Tribunal findings provide reminder to comply with court directions

The findings of the tribunal in Ndou v Council of the Law Society of New South Wales 1 provide an important reminder to practitioners of their fundamental obligations to comply with a court order and the implied Hearne v Street undertaking, where information obtained or produced under the compulsory processes of the court cannot be used for a collateral or ulterior purpose.


The applicant practitioner applied to the Occupational Division of the NSW Civil and Administrative Tribunal for an administrative review of a decision by a Professional Conduct Committee (PCC) of the Council of the Law Society of New South Wales that the applicant be reprimanded.

In finding that the applicant had engaged in unsatisfactory professional conduct, the tribunal varied the decision of the PCC by imposing a fine of $2000 and affirming the decision to reprimand the applicant.

Issues considered by the tribunal

The PCC previously determined that the applicant had engaged in unsatisfactory conduct by; one, breaching an order of the court to not use subpoenaed documents produced in those proceedings for other purposes, and two, breaching an obligation at common law not to use documents obtained through the compulsory court process for a collateral purpose.

Complaint 1 – Breach of court orders

It was not disputed that the applicant breached the order of the Local Court by filing an affidavit on behalf of his client in Family Court Proceedings which annexed subpoenaed documents obtained through compulsory process in the ADVO Proceedings. Though the tribunal accepted that the breach was unintentional in that the applicant overlooked the order, it was nonetheless considered that this conduct fell well short of the standard of competence and diligence that a member of the public would be entitled to expect of a reasonably competent lawyer, and amounted to, at the very least, unsatisfactory professional conduct.2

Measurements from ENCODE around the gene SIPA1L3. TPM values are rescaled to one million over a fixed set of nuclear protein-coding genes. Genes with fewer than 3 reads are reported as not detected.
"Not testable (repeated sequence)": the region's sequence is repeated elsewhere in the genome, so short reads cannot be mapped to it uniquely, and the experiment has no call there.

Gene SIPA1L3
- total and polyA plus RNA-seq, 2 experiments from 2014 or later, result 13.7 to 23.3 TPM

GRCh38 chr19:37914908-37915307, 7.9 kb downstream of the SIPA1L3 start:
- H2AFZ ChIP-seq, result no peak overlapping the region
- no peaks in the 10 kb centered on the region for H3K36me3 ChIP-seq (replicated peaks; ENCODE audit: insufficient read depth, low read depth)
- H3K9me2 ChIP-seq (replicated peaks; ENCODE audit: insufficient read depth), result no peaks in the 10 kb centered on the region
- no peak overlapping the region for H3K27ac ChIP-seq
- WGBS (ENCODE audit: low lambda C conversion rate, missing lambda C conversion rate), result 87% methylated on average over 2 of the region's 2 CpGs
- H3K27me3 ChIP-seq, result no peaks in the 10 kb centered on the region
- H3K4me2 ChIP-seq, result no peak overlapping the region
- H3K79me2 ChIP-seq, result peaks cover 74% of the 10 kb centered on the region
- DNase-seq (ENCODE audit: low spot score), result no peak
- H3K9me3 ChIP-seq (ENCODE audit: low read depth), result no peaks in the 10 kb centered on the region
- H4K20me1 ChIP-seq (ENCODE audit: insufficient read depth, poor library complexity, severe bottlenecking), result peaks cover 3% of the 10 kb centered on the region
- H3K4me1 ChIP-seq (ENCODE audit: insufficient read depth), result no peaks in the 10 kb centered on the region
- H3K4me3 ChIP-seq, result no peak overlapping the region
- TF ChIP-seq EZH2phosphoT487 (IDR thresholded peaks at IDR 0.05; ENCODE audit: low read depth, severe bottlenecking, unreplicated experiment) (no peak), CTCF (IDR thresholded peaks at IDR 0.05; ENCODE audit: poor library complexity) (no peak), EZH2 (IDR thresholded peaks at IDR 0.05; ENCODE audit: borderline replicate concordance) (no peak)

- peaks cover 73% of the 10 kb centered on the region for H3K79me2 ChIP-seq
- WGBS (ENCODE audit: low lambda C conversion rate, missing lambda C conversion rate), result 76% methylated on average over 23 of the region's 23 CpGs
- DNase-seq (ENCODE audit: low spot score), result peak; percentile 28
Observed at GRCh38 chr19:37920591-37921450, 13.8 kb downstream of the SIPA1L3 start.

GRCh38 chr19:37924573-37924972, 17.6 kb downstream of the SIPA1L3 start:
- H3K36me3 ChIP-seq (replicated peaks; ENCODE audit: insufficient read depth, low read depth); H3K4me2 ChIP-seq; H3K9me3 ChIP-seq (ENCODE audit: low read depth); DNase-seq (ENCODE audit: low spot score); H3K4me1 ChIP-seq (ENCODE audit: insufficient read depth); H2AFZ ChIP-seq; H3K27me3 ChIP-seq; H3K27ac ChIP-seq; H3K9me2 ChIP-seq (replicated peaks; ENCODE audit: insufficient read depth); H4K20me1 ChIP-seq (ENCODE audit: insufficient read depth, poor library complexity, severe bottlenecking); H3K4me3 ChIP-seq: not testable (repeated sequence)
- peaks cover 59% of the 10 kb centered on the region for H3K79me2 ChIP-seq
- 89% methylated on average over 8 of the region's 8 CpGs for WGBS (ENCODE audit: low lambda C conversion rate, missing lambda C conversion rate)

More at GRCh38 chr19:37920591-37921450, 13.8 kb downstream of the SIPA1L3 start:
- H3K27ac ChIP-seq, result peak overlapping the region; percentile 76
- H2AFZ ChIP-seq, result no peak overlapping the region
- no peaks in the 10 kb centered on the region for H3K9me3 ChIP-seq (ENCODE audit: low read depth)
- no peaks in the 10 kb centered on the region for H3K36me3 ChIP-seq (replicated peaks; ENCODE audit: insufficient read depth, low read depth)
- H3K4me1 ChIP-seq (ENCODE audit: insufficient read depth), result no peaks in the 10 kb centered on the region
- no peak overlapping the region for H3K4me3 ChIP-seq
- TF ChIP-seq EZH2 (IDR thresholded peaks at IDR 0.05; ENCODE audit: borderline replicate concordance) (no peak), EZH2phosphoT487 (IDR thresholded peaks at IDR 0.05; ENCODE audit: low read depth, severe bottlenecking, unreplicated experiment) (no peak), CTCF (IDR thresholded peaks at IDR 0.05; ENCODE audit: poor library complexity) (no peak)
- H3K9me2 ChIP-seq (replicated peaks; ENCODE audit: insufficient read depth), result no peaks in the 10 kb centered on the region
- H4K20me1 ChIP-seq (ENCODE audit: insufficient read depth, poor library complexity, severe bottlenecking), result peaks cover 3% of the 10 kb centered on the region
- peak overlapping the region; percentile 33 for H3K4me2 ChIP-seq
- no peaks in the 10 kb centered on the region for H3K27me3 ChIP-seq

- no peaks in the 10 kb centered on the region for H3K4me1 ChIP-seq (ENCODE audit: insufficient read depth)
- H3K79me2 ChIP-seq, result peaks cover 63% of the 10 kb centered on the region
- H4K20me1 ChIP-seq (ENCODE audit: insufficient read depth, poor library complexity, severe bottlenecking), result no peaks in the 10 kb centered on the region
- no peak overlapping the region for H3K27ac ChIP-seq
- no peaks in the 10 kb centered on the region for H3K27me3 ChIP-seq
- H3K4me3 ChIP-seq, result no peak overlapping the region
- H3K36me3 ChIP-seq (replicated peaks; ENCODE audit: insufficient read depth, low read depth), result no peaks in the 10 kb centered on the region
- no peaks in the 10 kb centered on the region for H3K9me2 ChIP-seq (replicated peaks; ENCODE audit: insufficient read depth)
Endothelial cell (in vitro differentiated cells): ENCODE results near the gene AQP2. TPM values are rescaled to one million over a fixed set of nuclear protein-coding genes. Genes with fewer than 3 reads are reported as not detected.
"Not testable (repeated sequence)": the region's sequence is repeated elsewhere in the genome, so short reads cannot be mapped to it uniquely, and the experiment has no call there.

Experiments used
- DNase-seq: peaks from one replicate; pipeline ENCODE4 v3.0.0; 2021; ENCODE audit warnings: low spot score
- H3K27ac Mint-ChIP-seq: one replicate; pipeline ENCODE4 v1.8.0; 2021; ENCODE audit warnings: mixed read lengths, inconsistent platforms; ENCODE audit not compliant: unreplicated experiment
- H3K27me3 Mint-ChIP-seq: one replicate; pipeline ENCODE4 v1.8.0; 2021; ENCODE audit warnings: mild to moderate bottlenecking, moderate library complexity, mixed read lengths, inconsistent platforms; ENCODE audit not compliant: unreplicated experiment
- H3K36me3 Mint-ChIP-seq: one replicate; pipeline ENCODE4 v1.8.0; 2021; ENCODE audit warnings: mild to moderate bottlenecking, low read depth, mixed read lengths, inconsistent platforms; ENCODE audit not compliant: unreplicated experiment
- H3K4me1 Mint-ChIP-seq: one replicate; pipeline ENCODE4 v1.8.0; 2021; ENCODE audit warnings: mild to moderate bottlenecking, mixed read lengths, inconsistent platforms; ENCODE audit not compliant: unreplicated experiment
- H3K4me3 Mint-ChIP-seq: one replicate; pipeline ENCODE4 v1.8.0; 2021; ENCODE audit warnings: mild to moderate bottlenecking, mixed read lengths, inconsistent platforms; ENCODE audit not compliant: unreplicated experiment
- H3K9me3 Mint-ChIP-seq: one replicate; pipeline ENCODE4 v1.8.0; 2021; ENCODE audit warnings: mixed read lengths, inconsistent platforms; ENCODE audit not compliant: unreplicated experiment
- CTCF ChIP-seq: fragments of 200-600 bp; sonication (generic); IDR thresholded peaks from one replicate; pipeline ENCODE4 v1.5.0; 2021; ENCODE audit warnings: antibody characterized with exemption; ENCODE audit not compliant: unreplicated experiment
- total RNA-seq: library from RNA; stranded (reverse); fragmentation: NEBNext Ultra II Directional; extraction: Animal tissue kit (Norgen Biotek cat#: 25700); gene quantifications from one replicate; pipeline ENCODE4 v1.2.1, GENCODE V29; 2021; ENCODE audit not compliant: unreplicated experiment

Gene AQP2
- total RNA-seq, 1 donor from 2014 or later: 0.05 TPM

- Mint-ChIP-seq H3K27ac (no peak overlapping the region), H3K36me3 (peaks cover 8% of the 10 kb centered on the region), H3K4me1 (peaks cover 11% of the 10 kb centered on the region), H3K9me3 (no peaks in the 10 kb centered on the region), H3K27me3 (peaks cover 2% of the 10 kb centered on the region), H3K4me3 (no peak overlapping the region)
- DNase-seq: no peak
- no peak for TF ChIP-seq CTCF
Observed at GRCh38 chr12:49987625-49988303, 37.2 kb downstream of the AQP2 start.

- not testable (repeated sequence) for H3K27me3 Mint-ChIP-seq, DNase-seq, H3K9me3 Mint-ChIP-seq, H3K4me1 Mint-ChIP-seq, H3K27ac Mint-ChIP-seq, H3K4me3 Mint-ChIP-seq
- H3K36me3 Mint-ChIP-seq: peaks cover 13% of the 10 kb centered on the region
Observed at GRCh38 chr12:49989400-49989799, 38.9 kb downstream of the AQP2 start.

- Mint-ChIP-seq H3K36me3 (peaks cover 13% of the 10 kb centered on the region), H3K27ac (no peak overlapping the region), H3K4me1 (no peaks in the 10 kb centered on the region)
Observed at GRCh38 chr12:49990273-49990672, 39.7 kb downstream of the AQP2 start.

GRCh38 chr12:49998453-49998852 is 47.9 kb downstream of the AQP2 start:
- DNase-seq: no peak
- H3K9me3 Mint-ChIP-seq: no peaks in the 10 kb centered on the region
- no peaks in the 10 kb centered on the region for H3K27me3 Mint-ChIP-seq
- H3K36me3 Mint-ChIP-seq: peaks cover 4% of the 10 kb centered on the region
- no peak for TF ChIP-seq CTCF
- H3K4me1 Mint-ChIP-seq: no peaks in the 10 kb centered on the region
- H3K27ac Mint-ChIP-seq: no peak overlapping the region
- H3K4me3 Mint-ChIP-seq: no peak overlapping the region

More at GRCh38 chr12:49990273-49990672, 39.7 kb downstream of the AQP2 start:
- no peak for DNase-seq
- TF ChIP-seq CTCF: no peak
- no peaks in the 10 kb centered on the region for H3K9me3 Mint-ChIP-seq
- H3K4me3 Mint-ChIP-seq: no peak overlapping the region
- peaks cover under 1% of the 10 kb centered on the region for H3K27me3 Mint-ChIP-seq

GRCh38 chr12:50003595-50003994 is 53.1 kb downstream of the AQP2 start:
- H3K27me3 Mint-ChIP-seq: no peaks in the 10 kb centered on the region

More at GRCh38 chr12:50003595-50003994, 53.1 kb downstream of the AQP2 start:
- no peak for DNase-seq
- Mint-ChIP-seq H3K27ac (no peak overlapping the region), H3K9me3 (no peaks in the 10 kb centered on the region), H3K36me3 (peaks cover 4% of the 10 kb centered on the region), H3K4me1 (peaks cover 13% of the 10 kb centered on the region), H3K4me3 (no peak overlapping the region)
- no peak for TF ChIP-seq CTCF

Complaint 2 – Hearne v Street obligation

The tribunal recognised the Hearne v Street undertaking as an obligation of substantive law where “the party obtaining discovery is taken to undertake to the court that the documents obtained on discovery will not be used for any purpose other than the action in which they are produced”.3


The applicant breached this obligation by annexing those subpoenaed documents obtained through the ADVO Proceedings for the Family Court Proceedings. The tribunal rejected the applicant’s submission that the subpoenaed documents were not used for a collateral purpose; the subsequent circumstances that meant the affidavit was not tendered in the Family Law Proceedings did not excuse the applicant’s actions.4


The tribunal ordered for the decision of the PCC to be varied such that:  

  1. The applicant be reprimanded pursuant to s 299(1)(b) of the Legal Profession Uniform Law (NSW); and
  2. The applicant pay a fine of $2000 pursuant to s 299(1)(f) of the Legal Profession Uniform Law (NSW), with such fine to be paid within 60 days of the Tribunal’s decision.

Sarah Millar is a Law Clerk with the QLS Ethics and Practice Centre.

1 [2023] NSWCATOD 111.
2 Ibid [69].
3 Ibid [49].
4 Ibid [79].

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